The International Olympic Committee (IOC) and Intel have announced a long-term technology partnership to digitally transform the Olympic Games.
Intel will join “The Olympic Partner” (TOP) worldwide sponsorship program through until 2024 and will be tasked with using cutting-edge technology such as virtual reality (VR) and 360 video to modernise the Olympic experience for fans.
The first official showcase will take place at the Pyeongchang Winter Games in South Korea in February 2018 – which will become the first ‘all cloud’ Games – where Intel will provide real-time virtual reality viewing of the event.
The partnership also covers the 2020 Olympic Games in Tokyo, the 2022 Olympic Winter Games in Beijing and the 2024 Olympic Games in a city yet to be selected – either Paris or Los Angeles.
“As a result of Olympic Agenda 2020, the IOC is forging groundbreaking partnerships,” said IOC President Thomas Bach at a conference in New York today. “Intel is a world leader in its field, and we’re very excited to be working with the Intel team to drive the future of the Olympic Games through cutting-edge technology.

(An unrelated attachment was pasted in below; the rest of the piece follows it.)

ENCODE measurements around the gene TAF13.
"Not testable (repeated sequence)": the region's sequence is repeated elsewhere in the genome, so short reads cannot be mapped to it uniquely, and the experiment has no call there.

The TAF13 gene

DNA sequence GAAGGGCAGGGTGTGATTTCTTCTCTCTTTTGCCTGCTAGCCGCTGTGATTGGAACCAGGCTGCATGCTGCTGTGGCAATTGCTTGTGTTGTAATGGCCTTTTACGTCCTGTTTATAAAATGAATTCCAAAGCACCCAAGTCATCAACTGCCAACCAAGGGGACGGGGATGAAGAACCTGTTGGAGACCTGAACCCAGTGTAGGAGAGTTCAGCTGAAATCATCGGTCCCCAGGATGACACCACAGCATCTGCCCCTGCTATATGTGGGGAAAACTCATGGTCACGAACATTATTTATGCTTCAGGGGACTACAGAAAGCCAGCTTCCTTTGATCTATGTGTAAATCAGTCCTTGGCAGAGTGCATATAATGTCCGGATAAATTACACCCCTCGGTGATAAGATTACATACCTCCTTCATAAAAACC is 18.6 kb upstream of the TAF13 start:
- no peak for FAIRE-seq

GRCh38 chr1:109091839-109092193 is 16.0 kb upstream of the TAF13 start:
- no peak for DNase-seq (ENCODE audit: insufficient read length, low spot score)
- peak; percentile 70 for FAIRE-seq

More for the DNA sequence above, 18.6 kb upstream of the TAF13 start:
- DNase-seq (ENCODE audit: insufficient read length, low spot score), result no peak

“Thanks to our new innovative global partnership with Intel, fans in the stadium, athletes and audiences around the world will soon experience the magic of the Olympic Games in completely new ways.”
Intel will roll out different services throughout the partnership seven-year partnership. For example, Intel True VR will provide the first live virtual reality broadcast of the Olympic Winter Games to provide a more immersive experience for fans.
Intel 360 replay technology, in comparison, will enable fans to experience the Games from every angle at the Olympic venues and will expand into viewer’s homes s they can choose how they watch their favourite sports.
Furthermore, a drone light show will create unique images in the sky, a 5G showcase will be built at future games to showcase the future of 5G communications and Intel will provide technological and content support for Olympic Broadcasting Services’ host broadcaster operations.
Intel CEO Brian Krzanich said the company is “excited to join the Olympic Movement and integrate Intel’s innovative technologies to advance the Olympic Games experience for fans around the world,” adding that the collaboration will help to “accelerate the adoption of technology for the future of sports on the world’s largest athletic stage.”
The IOC also boasts several other high-profile technology companies as partners.
For example, Samsung is providing smartphones, tablets, desktops, laptops, printers and other computer equipment to local organising committees until 2020, while Alibaba recently signed an 11-year partnership to supply cloud infrastructure and services until 2028.
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